Bigger doesn’t mean smarter: larger brains do not lead to high IQs

Remember phrenology?

a pseudoscience primarily focused on measurements of the human skull, based on the concept that the brain is the organ of the mind, and that certain brain areas have localized, specific functions or modules.

Even mister Burns applied this pseudo-science theory:

While already long debunked, the idea of a correlation between brain size and IQ has been lingering. Now there is a new meta-study also showing the idea that bigger brains doesn’t mean higher IQ (btw, women on average have a smaller brain as they are on average smaller, so you should have known the assumption couldn’t be correct). Yes, there is a very weak association, but with little practical relevance.

From the press release:

As early as 1836, the German physiologist and anatomist Friedrich Tiedemann, in an article in the Philosophical Transactions, expressed his opinion that “there is undoubtedly a connection between the absolute size of the brain and the intellectual powers and functions of the mind”. With the advent of brain imaging methods (e.g., MRI, PET), reliable assessments of in-vivo brain volume and investigations of its association with IQ are now possible.

Now, an international team of researchers, led by University of Vienna researchers Jakob Pietschnig, Michael Zeiler, and Martin Voracek from the Faculty of Psychology, together with Lars Penke (University of Göttingen) and Jelte Wicherts (Tilburg University), published a meta-analysis examining correlations between in-vivo brain volume and IQ in Neuroscience and Biobehavioral Reviews. Based on the data from 148 samples comprising over 8000 participants, they report a robust but weak association between brain size and IQ. This association appeared to be independent of participant sex and age.

“The presently observed association means that brain volume plays only a minor role in explaining IQ test performance in humans. Although a certain association is observable, brain volume appears to be of only little practical relevance. Rather, brain structure and integrity appear to be more important as a biological foundation of IQ, whilst brain size works as one of many compensatory mechanisms of cognitive functions”, explains Jakob Pietschnig from the Institute of Applied Psychology of the University of Vienna.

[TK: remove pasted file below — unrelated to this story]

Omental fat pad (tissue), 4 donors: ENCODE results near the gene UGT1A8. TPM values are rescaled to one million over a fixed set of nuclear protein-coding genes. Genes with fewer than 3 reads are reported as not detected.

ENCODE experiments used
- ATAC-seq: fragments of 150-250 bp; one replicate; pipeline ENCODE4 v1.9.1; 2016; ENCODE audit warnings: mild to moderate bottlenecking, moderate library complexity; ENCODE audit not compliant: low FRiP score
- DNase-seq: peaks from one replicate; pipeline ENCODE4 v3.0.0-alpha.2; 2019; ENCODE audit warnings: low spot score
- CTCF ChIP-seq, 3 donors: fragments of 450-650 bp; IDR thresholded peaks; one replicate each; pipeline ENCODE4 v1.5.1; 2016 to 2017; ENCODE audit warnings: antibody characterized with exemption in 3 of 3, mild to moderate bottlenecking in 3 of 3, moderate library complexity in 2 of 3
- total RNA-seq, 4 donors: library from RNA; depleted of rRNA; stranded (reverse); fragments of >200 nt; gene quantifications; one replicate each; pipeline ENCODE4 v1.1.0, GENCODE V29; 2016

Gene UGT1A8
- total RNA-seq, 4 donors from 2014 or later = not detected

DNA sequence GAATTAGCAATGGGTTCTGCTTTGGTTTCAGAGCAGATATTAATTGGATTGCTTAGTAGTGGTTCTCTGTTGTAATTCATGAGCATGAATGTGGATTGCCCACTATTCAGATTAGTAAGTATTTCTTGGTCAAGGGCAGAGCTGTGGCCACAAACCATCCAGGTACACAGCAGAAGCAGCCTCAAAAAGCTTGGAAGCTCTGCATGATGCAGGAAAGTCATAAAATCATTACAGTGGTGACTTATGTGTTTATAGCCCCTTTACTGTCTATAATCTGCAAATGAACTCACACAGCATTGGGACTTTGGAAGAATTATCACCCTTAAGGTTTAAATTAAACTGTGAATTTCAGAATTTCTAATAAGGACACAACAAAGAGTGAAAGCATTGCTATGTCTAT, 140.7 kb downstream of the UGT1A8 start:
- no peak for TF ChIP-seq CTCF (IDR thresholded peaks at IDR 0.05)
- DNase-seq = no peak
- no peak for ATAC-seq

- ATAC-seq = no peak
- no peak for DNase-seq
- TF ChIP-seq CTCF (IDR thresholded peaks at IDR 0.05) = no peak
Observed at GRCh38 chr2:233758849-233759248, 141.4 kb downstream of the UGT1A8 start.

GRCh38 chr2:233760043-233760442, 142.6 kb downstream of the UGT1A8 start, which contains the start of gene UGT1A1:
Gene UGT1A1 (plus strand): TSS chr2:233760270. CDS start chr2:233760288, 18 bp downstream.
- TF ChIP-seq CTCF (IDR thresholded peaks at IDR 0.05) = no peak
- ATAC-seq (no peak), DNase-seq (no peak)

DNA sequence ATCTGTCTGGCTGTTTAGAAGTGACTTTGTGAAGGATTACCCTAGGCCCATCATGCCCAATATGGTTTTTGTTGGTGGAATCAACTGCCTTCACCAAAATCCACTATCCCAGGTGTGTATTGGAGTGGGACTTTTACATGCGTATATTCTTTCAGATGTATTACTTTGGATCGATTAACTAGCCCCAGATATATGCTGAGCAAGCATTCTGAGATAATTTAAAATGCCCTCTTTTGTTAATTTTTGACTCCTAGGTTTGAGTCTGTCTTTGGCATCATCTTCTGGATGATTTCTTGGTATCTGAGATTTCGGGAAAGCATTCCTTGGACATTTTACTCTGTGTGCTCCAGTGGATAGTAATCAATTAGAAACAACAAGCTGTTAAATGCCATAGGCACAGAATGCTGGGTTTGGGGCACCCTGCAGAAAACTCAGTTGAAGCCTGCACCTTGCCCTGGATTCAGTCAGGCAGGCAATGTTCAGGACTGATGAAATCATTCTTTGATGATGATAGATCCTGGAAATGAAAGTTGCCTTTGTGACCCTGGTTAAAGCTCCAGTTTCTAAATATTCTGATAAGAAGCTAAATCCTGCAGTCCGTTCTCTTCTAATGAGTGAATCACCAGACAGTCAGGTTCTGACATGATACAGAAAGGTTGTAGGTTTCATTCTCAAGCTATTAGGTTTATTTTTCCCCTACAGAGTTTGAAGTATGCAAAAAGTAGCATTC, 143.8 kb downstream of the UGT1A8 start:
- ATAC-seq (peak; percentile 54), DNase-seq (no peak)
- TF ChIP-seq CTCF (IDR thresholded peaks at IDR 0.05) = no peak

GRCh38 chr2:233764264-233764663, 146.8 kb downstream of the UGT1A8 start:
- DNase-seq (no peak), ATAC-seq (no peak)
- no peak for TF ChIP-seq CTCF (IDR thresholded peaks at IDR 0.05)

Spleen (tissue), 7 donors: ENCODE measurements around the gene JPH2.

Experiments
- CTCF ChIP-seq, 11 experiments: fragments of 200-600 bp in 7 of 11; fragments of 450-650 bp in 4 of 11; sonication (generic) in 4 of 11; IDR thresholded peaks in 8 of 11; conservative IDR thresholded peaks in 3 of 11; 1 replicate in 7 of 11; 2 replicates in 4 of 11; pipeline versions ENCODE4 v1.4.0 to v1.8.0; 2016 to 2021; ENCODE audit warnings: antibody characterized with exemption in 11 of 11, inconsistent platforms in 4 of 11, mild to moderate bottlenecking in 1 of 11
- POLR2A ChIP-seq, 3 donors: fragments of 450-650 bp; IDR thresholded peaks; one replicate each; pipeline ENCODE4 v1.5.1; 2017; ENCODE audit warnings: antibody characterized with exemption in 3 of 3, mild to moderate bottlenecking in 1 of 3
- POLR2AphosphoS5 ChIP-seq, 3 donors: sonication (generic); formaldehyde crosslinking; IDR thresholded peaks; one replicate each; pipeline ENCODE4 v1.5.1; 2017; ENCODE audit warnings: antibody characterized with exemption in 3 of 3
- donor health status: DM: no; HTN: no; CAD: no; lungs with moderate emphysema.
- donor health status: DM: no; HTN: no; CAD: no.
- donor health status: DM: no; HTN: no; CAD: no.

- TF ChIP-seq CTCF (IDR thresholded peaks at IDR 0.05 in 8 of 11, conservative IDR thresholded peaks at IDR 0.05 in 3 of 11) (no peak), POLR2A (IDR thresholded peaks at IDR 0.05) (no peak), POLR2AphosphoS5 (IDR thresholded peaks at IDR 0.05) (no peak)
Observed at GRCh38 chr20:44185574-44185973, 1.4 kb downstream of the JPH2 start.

Brain structure vs. brain size

The importance of brain structure compared to brain volume becomes already evident when comparing different species. When considering absolute brain size, the sperm whale weighs in with the largest central nervous system. When controlling for body mass, the shrew is on the top of the list. Similar results emerge when considering other aspects of species anatomy: Homo sapiens never appears at the top at the list, as would be expected. Rather, differences in brain structure appear to be mainly responsible for between-species differences in cognitive performance.

Within Homo sapiens, there are indications that render a large association between IQ and brain volume similarly questionable. For instance, differences in brain size between men and women are well-established, yielding larger brains of men compared to women. However, there are no differences in global IQ test performance between men and women. Another example are individuals with megalencephaly syndrome (enlarged brain volume) who typically show lower IQ test performance than the average population. “Therefore, structural aspects appear to be more important for cognitive performance within humans as well”, concludes Jakob Pietschnig.

Abstract of the study:

Positive associations between human intelligence and brain size have been suspected for more than 150 years. Nowadays, modern non-invasive measures of in vivo brain volume (Magnetic Resonance Imaging) make it possible to reliably assess associations with IQ. By means of a systematic review of published studies and unpublished results obtained by personal communications with researchers, we identified 88 studies examining effect sizes of 148 healthy and clinical mixed-sex samples (> 8,000 individuals). Our results showed significant positive associations of brain volume and IQ (r = .24, R2 = .06) that generalize over age (children vs. adults), IQ domain (full-scale, performance, and verbal IQ), and sex. Application of a number of methods for detection of publication bias indicates that strong and positive correlation coefficients have been reported frequently in the literature whilst small and non-significant associations appear to have been often omitted from reports. We show that the strength of the positive association of brain volume and IQ has been overestimated in the literature, but remains robust even when accounting for different types of dissemination bias, although reported effects have been declining over time. While it is tempting to interpret this association in the context of human cognitive evolution and species differences in brain size and cognitive ability, we show that it is not warranted to interpret brain size as an isomorphic proxy of human intelligence differences.


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